Home » Breaking News, Maritime » IMO: transition to new sulfur limit ‘relatively smooth’

The International Maritime Organization (IMO) said the new sulfur cap policy, which took effect on January 1, 2020, is being implemented successfully without significant disruption to maritime transport.

“Information from various sources has indicated a relatively smooth transition to the 0.50% sulphur limit,” said the IMO in a new statement.

Prices for compliant fuels—very-low sulfur fuel oil (VLSFO) and marine gas oil (MGO)—rose quickly initially but now appear to be stabilizing, it added.

As of January 20, there have been 10 cases of compliant fuel being unavailable reported in IMO’s Global Integrated Shipping Information System (GISIS); and the dedicated email address established by the IMO Secretariat has not received any specific correspondence reporting issues with implementation.

IMO Secretary-General Kitack Lim said, “I believe it is testimony to the diligence and dedication of IMO, its Member States, the shipping industry, the fuel supply industry and other relevant industries that such a major rule change is being implemented successfully without significant disruption to maritime transport and those that depend on it.”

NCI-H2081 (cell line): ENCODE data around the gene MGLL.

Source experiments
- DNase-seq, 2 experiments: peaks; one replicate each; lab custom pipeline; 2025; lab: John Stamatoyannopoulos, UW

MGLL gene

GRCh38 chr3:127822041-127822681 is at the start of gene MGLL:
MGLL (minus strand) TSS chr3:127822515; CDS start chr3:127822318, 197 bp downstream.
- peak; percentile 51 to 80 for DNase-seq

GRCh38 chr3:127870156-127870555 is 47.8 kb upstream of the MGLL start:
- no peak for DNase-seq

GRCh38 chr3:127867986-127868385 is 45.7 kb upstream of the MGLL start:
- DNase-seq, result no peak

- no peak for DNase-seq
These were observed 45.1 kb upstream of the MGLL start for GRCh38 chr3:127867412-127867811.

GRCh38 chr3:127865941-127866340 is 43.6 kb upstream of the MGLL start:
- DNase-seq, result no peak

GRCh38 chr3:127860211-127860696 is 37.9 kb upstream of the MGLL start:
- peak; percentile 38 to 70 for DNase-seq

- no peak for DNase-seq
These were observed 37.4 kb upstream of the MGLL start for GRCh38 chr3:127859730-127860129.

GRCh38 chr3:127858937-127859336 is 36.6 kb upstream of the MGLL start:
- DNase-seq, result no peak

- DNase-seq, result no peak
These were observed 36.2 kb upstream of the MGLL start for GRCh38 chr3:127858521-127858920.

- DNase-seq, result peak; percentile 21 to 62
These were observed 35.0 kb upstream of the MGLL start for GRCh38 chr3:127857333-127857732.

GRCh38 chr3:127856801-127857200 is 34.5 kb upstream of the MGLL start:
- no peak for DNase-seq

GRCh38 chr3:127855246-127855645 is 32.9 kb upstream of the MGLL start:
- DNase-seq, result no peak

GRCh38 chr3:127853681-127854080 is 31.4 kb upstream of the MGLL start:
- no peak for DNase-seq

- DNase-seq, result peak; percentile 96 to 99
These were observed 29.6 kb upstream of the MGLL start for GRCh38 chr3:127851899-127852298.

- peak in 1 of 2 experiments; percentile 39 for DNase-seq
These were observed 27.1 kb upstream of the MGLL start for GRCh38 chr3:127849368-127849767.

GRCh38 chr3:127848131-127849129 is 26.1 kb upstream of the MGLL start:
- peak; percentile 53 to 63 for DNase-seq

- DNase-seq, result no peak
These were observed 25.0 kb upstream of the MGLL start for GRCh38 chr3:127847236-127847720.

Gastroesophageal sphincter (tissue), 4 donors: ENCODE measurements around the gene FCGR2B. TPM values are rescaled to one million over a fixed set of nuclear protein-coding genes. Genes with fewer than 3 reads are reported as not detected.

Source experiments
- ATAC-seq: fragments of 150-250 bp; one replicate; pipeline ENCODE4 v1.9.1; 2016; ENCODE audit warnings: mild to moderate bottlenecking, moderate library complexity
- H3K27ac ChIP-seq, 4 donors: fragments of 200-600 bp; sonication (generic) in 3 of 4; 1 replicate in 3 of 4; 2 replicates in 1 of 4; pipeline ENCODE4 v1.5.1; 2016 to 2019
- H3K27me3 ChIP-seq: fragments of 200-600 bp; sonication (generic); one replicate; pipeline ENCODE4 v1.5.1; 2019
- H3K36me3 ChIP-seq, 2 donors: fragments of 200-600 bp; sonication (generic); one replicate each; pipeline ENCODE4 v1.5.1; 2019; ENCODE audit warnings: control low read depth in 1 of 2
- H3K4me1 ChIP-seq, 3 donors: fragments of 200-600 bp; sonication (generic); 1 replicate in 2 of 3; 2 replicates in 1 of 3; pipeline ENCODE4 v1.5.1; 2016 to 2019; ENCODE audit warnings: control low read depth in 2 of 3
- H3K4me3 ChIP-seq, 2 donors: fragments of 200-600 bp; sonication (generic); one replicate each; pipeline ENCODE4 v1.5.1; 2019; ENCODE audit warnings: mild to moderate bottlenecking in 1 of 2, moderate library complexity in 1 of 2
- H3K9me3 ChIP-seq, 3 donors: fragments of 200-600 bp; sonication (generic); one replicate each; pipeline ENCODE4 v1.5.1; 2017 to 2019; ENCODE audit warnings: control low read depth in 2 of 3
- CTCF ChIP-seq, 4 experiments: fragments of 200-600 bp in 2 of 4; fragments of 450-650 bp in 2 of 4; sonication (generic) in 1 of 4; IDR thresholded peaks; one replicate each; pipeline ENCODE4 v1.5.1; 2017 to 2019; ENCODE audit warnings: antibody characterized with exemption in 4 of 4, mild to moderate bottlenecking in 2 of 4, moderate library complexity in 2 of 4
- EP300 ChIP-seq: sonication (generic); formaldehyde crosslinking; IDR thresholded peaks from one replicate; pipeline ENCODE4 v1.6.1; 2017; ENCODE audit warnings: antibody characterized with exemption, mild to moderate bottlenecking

Since January 1, the global upper limit on the sulfur content of ships’ fuel oil has been reduced to 0.5% from 3.5% under the IMO 2020 regulation. This is significantly reducing the amount of sulfur oxide emanating from ships and will have major health and environmental benefits, particularly for people living close to ports and coasts.

The Baltic and International Maritime Council (BIMCO) in a recent statement noted the big spike in the cost of low-sulfur fuels in the last quarter of 2019 as demand jumped on the eve of the IMO 2020 implementation.

“The rising cost of low-sulphur fuels illustrates the massive challenge that shipowners have been faced with overnight,” it said.

IMO said the industry should also prepare for the effectivity of the high-sulfur fuel oil (HSFO) carriage ban, which prohibits ships without an exhaust gas cleaning system (scrubber) to even carry bunker fuels with sulfur content above 0.50%.

Lim said, “The next important target is fast approaching, when carrying non-compliant fuel oil on board ships becomes prohibited on 1 March 2020. I urge all shipowners, operators and masters to comply with the carriage ban, where applicable, when it comes into effect.”

Photo by Austin Filippi on Unsplash

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